In side-sleeping open-angle glaucoma (OAG) patients, eyes that showed progression exhibited a greater intraocular pressure (IOP) elevation when subjects were rested in the lateral decubitus (LD) posture on the ipsilateral side compared with those eyes that did not progress.
The purposes of this study were to investigate whether lying in the LD position for an extended period affects IOP in side-sleeping patients with OAG when rested on their own pillow and to compare posture-induced IOP variations between eyes with recent glaucomatous progression and those without.
Twenty-eight bilateral OAG patients who reported a preference for side sleeping were included. We measured IOP in both eyes, with the patient in the sitting and supine positions, 5 and 30 minutes after they had been in the right or left LD position (depending on their sleeping habits) and 5 minutes after they had returned to the supine position. While in the recumbent postures, the patients rested on their own pillows from home. The patients were divided into the correspondence and noncorrespondence subgroups, based on whether the laterality of the progressed eye corresponded with their habitual sleeping side.
The IOP of the lower-sided eye increased further (+1.6 ± 1.8 mmHg; P < .001) when the LD posture was maintained for an additional 25 minutes. Such time-dependent IOP elevation in the dependent eye was greater in patients whose LD posture corresponded with glaucoma progression (+2.5 ± 1.7 mmHg) than in those who showed no correspondence or no glaucoma progression (+1.0 ± 1.6 mmHg; P = .03).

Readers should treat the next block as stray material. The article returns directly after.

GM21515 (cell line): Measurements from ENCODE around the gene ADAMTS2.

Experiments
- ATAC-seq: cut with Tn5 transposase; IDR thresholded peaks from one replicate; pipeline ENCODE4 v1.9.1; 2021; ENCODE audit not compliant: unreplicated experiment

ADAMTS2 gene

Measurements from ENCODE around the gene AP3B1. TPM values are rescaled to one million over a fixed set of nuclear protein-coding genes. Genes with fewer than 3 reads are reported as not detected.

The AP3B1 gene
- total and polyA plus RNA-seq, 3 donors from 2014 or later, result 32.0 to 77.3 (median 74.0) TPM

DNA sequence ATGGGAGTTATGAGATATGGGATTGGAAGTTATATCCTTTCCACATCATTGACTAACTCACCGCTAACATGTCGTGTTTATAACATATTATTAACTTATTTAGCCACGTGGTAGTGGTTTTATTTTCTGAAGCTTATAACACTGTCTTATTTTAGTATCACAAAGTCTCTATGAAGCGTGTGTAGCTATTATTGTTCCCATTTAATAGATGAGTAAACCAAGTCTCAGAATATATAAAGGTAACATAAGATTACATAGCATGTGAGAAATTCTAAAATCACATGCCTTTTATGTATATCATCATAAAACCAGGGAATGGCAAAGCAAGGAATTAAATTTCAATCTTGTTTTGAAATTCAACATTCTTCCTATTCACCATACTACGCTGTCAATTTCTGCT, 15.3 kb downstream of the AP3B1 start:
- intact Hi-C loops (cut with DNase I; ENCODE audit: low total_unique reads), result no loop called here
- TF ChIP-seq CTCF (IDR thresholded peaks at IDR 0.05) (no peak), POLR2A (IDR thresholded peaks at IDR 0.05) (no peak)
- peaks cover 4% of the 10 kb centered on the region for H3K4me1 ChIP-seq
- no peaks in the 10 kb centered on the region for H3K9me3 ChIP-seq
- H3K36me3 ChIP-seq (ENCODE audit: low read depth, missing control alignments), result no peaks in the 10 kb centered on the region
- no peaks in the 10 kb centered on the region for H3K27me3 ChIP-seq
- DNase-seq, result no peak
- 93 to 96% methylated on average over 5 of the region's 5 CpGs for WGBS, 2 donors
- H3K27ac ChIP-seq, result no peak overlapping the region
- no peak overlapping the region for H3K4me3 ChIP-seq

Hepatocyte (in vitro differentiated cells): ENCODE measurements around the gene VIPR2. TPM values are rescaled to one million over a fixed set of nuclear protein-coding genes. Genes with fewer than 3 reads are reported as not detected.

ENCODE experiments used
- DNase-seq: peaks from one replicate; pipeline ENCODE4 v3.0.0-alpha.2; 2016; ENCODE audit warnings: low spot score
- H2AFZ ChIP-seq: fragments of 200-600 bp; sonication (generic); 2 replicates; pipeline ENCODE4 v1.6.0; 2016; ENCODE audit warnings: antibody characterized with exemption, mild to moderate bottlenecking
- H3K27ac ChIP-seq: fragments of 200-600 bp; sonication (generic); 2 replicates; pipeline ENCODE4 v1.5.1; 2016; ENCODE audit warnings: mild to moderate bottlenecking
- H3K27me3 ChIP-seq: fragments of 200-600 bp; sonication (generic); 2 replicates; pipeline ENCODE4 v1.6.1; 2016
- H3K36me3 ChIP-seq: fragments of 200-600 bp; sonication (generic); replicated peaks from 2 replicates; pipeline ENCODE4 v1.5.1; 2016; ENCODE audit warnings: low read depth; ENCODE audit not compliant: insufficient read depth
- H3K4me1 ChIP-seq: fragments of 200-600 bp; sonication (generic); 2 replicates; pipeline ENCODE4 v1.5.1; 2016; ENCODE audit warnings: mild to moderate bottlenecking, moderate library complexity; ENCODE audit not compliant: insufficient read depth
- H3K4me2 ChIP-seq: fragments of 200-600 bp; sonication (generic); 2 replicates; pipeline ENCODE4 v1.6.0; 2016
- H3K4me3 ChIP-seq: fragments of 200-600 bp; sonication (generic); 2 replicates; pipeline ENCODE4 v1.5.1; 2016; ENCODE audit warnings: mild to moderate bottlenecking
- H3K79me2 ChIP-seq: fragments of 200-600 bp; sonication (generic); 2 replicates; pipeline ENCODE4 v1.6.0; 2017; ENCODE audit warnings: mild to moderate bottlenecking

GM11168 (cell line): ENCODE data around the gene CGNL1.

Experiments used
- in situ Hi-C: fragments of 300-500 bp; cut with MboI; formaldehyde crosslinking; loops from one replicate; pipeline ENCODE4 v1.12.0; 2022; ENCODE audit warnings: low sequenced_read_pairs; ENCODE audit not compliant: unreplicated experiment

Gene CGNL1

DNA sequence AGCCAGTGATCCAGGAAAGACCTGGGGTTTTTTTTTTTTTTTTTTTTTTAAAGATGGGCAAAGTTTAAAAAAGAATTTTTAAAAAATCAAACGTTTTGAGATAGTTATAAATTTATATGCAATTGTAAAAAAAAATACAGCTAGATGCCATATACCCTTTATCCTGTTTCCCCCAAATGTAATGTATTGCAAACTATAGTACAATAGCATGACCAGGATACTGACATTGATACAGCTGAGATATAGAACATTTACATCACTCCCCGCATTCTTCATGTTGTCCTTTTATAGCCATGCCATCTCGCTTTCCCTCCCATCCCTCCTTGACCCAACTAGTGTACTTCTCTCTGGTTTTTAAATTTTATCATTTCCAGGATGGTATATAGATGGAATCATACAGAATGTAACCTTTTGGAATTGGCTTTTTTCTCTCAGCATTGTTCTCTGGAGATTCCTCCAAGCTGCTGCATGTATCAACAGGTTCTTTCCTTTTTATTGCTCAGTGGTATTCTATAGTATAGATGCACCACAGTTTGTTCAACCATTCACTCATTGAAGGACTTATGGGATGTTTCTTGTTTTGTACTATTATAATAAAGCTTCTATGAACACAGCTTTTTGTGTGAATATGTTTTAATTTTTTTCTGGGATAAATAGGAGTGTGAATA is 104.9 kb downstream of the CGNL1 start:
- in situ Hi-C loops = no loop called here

Compared with nonprogressed eyes, progressed eyes exhibited a greater IOP elevation when the side-sleeping patients with OAG were rested in the LD posture on the ipsilateral side.
1Department of Ophthalmology, Korea University College of Medicine, Seoul, South Korea *email@example.com
Supplemental Digital Content: Appendix Table A1, available at http://links.lww.com/OPX/A375. Pearson correlation between intraocular pressure differences and other parameters in the dependent eye. Note: When correlations between various parameters and the posture-induced IOP differences in the dependent eyes were assessed, lower head position was related to a greater IOP rise in the dependent eye in the LD posture compared to sitting position.
Appendix Table A2, available at http://links.lww.com/OPX/A375. Pearson correlation between intraocular pressure differences and other parameters in nondependent eyes. Note: When correlations between various parameters and the posture-induced IOP differences in the nondependent eyes were assessed, none of the pillow characteristics were correlated with IOP differences.
Submitted: March 14, 2018
Accepted: July 11, 2018
Funding/Support: None of the authors have reported funding/support.
Conflict of Interest Disclosure: None of the authors have reported a financial conflict of interest.
Author Contributions: Conceptualization: CY; Data Curation: EY; Investigation: J-HP, EY; Methodology: J-HP, CY, EY; Supervision: CY, YYK; Validation: J-HP, CY, YYK; Writing – Original Draft: J-HP; Writing – Review & Editing: J-HP, CY, YYK.
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